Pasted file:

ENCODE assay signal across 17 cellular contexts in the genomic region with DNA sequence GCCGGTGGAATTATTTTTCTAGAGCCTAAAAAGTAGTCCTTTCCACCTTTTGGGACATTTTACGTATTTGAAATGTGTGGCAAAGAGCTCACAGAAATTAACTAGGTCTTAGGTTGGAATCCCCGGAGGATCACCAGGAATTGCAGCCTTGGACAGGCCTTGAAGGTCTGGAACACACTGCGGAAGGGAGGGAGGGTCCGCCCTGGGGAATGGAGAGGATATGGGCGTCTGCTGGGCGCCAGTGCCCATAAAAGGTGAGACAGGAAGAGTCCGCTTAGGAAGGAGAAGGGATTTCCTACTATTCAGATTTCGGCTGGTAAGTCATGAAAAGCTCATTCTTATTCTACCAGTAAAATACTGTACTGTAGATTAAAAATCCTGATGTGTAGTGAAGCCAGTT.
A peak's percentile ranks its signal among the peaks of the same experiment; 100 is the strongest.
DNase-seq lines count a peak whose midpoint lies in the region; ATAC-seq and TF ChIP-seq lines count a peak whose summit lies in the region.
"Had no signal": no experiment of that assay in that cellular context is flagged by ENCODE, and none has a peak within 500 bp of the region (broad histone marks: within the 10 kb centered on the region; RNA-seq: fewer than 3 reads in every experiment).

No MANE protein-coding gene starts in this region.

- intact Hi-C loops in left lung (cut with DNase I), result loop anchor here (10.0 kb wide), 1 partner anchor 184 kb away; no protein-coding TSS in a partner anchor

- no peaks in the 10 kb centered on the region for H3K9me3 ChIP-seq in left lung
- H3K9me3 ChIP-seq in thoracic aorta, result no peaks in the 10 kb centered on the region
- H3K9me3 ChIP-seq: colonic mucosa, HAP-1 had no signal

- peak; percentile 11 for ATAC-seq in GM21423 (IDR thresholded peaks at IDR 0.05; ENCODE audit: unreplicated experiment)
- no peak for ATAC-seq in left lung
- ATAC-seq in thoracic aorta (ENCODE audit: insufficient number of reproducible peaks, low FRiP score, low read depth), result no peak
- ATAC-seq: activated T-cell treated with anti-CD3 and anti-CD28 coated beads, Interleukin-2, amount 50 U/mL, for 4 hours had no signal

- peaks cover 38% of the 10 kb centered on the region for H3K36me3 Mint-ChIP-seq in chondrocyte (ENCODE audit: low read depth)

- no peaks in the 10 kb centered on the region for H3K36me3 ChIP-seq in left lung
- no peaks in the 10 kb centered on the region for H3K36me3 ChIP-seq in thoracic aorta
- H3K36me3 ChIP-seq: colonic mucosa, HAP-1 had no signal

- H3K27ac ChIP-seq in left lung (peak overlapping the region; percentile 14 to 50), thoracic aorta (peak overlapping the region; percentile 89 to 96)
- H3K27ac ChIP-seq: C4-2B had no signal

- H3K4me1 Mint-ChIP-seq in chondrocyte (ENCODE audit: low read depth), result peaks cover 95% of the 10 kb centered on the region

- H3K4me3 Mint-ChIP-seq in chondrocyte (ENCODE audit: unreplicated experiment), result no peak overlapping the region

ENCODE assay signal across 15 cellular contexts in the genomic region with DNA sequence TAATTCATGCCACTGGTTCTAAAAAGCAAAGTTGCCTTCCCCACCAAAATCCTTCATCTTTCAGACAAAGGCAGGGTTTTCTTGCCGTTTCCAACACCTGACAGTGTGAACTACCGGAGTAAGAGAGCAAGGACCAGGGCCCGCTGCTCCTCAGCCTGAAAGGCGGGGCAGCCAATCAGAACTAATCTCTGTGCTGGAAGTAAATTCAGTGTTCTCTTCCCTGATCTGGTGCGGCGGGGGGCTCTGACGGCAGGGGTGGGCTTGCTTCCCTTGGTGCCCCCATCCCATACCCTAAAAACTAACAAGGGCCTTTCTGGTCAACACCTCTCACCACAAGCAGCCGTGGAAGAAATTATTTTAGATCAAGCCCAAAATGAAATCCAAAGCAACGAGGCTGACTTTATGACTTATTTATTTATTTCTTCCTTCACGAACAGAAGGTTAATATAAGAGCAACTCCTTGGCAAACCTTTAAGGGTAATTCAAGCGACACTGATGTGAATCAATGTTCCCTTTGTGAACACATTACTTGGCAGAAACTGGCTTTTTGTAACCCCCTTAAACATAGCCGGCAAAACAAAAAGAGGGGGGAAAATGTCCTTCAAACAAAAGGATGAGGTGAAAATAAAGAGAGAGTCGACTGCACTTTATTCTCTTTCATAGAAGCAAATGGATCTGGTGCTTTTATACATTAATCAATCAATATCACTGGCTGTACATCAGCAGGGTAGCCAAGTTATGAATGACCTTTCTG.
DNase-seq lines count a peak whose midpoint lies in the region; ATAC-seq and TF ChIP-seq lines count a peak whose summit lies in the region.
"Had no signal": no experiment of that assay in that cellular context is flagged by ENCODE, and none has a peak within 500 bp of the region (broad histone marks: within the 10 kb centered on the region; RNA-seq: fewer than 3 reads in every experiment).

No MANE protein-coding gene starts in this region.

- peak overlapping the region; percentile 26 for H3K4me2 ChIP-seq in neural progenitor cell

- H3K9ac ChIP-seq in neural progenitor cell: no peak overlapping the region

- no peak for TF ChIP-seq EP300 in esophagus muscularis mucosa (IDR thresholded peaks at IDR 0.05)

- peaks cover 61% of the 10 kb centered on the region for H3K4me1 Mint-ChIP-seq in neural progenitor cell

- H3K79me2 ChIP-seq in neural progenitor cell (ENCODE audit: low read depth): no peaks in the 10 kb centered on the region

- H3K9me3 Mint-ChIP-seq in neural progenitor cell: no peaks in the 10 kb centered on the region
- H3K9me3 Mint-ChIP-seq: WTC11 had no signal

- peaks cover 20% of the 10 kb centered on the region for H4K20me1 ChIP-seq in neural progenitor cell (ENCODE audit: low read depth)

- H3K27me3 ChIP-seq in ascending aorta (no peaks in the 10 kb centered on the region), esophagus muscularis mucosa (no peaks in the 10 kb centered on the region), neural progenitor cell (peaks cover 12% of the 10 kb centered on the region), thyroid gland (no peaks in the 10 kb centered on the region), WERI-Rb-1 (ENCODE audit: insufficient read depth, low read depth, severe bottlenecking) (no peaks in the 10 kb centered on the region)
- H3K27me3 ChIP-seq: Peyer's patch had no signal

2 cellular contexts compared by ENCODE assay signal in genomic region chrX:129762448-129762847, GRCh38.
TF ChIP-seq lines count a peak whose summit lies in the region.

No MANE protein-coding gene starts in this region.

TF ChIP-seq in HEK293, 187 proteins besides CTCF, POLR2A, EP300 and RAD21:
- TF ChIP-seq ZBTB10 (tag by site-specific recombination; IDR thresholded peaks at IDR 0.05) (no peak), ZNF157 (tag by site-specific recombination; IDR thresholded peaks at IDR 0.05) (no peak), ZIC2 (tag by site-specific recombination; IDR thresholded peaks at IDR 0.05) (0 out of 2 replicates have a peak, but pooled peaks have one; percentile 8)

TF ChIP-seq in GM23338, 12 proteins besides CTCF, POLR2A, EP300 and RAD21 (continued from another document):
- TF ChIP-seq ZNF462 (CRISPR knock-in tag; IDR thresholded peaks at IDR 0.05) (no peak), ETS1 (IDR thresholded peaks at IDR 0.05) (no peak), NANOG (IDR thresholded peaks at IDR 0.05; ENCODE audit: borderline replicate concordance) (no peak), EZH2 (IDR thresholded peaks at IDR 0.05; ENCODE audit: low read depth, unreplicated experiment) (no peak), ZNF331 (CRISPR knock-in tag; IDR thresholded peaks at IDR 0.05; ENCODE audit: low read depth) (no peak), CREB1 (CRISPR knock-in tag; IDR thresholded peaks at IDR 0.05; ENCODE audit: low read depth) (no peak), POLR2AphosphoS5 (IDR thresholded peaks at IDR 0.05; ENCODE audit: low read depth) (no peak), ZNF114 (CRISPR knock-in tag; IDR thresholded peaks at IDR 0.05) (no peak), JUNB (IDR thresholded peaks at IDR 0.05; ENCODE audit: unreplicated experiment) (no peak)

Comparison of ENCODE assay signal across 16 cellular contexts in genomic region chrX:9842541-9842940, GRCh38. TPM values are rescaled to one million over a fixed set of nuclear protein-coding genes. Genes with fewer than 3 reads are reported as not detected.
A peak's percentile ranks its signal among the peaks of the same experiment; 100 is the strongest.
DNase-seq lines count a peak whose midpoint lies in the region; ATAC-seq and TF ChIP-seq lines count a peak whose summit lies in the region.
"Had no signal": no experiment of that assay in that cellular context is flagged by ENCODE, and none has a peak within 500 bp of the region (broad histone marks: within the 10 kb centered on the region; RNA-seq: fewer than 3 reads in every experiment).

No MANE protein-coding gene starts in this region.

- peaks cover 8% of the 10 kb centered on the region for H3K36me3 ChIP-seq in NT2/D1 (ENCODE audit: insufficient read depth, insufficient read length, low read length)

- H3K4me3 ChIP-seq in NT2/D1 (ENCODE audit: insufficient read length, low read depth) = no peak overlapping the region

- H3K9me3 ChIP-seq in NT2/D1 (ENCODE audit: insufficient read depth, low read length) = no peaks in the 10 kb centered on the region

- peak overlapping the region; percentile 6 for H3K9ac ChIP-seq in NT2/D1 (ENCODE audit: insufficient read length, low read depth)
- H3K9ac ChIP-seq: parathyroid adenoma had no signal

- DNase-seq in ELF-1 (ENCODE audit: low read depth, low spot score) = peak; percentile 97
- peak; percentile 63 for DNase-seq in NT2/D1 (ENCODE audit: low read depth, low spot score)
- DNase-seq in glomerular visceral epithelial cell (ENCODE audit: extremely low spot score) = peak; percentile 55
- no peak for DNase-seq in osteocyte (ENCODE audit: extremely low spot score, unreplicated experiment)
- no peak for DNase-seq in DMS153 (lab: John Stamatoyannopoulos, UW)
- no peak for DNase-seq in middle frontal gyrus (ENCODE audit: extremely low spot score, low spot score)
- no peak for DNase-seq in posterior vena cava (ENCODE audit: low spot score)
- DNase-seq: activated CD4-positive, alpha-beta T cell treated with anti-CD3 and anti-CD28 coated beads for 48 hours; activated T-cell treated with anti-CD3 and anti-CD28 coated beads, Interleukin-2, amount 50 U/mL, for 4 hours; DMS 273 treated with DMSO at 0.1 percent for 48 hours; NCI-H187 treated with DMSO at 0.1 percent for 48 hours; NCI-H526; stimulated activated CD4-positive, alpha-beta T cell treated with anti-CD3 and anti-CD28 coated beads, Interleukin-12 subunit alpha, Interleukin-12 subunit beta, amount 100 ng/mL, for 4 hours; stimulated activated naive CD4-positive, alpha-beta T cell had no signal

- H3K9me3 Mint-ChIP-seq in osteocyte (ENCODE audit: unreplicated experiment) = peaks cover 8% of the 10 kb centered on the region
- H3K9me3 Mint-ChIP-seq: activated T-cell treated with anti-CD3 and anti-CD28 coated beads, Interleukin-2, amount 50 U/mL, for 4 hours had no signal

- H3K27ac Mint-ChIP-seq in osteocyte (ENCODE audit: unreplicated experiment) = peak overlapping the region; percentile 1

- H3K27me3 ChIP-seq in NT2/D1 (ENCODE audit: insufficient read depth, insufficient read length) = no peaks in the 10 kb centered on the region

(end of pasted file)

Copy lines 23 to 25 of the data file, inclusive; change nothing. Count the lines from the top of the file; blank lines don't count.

DNase-seq lines count a peak whose midpoint lies in the region; ATAC-seq and TF ChIP-seq lines count a peak whose summit lies in the region.
"Had no signal": no experiment of that assay in that cellular context is flagged by ENCODE, and none has a peak within 500 bp of the region (broad histone marks: within the 10 kb centered on the region; RNA-seq: fewer than 3 reads in every experiment).

No MANE protein-coding gene starts in this region.